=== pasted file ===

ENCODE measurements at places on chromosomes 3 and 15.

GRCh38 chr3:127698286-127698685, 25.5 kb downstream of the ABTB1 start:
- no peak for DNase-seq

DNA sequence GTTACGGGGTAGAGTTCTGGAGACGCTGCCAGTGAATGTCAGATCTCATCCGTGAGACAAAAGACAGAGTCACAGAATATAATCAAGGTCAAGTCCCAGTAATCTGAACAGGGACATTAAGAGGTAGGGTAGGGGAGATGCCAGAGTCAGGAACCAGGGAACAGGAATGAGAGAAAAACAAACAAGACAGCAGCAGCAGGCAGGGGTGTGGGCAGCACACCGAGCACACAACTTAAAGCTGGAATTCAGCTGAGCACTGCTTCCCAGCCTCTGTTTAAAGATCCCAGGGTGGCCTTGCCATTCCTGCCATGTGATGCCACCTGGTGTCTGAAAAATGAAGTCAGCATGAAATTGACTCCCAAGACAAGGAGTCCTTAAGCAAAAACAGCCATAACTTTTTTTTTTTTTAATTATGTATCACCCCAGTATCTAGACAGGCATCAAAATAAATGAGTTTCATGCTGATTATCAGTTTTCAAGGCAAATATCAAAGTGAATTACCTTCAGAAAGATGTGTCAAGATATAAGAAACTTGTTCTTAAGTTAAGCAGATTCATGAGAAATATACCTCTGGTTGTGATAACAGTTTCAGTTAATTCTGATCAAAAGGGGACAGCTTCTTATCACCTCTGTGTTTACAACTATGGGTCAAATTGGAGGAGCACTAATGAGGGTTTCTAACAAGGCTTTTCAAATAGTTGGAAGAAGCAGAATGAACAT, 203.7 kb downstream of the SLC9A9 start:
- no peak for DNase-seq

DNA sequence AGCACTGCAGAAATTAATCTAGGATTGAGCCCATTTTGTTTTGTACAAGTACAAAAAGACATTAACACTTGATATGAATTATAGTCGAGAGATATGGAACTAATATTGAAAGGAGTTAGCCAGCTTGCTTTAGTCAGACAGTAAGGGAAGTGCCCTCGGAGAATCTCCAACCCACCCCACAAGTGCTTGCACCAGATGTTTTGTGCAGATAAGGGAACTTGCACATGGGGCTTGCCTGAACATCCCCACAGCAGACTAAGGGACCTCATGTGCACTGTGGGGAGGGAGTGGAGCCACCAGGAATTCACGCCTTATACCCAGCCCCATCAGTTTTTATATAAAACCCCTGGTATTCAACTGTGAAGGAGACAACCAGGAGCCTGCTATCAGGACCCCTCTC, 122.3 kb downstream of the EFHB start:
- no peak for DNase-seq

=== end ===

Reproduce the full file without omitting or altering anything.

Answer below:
ENCODE measurements at places on chromosomes 3 and 15.

GRCh38 chr3:127698286-127698685, 25.5 kb downstream of the ABTB1 start:
- no peak for DNase-seq

DNA sequence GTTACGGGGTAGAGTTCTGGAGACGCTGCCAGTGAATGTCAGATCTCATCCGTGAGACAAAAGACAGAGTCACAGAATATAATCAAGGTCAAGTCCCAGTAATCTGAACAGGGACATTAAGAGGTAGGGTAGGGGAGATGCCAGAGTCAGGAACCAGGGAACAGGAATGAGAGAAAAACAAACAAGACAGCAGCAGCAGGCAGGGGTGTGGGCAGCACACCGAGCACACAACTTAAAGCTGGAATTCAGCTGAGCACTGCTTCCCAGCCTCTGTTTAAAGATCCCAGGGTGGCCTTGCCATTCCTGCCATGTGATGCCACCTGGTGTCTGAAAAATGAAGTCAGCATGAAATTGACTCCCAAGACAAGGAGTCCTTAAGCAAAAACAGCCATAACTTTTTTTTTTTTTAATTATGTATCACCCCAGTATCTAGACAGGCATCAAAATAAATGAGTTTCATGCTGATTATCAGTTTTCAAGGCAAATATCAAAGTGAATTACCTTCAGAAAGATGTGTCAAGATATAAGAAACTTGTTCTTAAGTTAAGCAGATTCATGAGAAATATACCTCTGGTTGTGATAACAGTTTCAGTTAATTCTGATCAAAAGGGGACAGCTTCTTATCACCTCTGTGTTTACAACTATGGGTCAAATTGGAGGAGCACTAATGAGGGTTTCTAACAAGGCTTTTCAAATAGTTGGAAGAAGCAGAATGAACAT, 203.7 kb downstream of the SLC9A9 start:
- no peak for DNase-seq

DNA sequence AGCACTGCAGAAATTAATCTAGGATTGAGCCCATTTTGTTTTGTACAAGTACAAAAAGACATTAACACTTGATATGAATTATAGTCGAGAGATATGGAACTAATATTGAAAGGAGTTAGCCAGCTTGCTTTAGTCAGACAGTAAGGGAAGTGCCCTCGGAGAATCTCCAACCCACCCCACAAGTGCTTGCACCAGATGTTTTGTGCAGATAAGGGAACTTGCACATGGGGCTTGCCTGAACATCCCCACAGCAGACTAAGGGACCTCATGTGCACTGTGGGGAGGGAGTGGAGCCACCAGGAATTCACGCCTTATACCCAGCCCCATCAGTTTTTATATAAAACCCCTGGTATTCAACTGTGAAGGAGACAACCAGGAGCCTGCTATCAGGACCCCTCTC, 122.3 kb downstream of the EFHB start:
- no peak for DNase-seq